Crosswalk.com aims to offer the most compelling biblically-based content to Christians on their walk with Jesus. Crosswalk.com is your online destination for all areas of Christian Living – faith, family, fun, and community. Each category is further divided into areas important to you and your Christian faith including Bible study, daily devotions, marriage, parenting, movie reviews, music, news, and more.

Intersection of Life and Faith

President Nixon Extended the Voting Rights Act - June 22

  • 2013 6 Jun
  • COMMENTS
President Nixon Extended the Voting Rights Act - June 22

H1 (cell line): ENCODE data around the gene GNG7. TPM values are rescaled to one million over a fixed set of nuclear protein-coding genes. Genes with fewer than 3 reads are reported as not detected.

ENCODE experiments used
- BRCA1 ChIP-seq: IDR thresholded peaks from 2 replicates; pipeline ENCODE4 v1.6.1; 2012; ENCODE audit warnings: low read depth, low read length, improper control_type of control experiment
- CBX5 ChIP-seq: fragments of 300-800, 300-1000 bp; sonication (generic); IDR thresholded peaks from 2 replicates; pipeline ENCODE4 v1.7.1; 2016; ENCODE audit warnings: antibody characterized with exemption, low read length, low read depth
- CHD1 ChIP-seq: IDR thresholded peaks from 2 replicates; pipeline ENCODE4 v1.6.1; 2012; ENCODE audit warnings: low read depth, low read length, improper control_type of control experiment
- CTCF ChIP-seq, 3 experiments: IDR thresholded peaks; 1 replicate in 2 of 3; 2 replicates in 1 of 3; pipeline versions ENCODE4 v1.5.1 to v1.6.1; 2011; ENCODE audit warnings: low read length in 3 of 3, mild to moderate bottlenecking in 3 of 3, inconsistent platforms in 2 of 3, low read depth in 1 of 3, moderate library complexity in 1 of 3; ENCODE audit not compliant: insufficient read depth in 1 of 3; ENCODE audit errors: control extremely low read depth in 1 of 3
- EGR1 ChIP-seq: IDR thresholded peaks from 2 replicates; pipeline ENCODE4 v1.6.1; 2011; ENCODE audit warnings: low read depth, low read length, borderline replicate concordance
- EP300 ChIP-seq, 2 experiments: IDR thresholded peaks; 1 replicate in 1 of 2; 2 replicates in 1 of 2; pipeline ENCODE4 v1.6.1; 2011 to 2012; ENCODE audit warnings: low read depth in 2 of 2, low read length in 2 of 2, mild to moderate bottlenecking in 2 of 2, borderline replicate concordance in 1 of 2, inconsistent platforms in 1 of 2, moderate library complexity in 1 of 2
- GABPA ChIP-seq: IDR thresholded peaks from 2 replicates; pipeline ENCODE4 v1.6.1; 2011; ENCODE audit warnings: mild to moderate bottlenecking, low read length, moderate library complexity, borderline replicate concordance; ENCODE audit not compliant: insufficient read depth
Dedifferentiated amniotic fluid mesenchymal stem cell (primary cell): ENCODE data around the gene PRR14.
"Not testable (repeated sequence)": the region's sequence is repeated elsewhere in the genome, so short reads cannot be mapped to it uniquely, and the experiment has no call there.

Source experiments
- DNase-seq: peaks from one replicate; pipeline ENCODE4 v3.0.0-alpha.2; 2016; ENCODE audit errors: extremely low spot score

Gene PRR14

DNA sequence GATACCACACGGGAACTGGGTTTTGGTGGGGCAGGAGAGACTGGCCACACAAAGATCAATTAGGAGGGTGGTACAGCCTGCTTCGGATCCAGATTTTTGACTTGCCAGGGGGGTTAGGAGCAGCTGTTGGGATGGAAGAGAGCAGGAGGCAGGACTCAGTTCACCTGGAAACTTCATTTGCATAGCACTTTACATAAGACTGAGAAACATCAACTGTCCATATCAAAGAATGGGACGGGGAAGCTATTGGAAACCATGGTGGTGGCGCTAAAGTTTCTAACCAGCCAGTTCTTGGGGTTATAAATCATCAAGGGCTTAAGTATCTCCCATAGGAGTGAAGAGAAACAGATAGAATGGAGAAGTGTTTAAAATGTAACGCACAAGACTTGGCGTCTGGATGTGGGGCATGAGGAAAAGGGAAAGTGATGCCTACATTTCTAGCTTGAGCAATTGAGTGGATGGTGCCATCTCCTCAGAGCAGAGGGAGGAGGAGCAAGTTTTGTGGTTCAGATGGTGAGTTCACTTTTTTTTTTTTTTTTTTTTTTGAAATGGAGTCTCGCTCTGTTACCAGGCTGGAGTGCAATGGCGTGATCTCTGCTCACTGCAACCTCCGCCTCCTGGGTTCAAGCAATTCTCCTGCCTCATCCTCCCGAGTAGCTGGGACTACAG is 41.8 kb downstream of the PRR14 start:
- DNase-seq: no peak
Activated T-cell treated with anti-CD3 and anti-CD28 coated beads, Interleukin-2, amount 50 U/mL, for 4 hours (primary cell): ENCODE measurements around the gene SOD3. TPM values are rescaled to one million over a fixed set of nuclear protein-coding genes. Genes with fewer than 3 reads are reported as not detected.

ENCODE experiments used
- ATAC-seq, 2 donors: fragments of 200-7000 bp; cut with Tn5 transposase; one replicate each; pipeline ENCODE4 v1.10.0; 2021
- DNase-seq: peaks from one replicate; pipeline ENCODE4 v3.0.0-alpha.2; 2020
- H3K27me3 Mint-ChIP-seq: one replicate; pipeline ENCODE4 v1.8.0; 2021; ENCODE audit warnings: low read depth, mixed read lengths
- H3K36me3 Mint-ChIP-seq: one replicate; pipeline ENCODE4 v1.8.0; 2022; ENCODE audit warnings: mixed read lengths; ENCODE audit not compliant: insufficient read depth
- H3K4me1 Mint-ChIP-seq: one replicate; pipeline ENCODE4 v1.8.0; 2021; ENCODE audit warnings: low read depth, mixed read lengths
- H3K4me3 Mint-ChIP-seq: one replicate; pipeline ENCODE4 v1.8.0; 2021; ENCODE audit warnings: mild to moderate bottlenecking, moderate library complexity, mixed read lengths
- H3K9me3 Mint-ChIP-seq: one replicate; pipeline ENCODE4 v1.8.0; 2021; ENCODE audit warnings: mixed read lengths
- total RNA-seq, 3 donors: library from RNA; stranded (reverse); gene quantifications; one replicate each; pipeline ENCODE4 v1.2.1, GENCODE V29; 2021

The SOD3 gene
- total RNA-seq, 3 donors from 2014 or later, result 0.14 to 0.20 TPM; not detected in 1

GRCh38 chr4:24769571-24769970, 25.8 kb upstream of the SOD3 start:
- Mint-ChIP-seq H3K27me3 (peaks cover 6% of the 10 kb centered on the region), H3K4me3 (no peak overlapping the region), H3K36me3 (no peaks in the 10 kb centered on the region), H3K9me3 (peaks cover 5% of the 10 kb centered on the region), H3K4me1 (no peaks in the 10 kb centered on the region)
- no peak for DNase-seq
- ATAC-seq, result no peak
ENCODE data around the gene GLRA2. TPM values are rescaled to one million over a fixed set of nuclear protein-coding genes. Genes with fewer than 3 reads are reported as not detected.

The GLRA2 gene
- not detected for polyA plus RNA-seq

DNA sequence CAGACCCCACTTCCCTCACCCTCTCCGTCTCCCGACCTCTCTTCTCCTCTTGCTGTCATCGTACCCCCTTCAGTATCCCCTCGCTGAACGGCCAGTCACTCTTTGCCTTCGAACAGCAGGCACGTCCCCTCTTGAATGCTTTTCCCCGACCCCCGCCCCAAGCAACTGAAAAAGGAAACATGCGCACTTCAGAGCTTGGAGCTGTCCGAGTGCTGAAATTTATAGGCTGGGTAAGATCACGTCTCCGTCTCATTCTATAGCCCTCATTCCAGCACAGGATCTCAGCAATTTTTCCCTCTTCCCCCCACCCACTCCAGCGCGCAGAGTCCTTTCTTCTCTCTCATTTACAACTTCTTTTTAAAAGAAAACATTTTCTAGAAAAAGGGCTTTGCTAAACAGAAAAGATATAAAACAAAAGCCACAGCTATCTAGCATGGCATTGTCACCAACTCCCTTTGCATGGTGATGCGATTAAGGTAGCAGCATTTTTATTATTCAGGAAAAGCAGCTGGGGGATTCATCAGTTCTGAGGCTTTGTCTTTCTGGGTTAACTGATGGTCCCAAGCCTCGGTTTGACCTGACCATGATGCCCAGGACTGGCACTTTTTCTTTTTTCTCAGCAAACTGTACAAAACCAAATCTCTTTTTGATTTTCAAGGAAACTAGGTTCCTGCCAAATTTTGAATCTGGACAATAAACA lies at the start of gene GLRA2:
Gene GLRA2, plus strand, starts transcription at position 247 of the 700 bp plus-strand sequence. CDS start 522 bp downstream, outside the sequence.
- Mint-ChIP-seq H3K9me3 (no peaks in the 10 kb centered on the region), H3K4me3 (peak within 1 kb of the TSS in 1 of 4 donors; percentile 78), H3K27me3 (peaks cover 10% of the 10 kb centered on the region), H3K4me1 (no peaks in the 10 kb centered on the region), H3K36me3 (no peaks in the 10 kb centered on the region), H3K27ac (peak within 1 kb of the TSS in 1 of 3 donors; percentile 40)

In Medieval Europe no one voted except the kings. In colonial America only landowners voted. After the Revolution, States gradually let those without land vote, but many had religious and literacy tests. In 1870, the 15th Amendment let former slaves vote. In 1920, the 19th Amendment let women vote. In 1924, American Indians could vote in Federal Elections. In 1961, the 23rd Amendment let District of Columbia residents vote in Federal Elections. In 1964, the 24th Amendment let vote those who could not pay a poll tax. In 1965, the Voting Rights Act removed literacy tests. On JUNE 22, 1970, President Nixon extended the Voting Rights Act to let 18-year-olds vote. The Supreme Court, in Oregon v Mitchell, limited this right so the 26th Amendment was passed in 1971 to confirm it. President Nixon stated March 24, 1970: "In other areas, too, there were long struggles to eliminate discrimination...Property and even religious qualifications for voting persisted well into the 19th century-and not until 1920 were women finally guaranteed the right to vote." On August 24, 1972, Nixon said: "For the first time in the 195-year history of this country, men and women 18 to 21 years of age will have the chance to vote."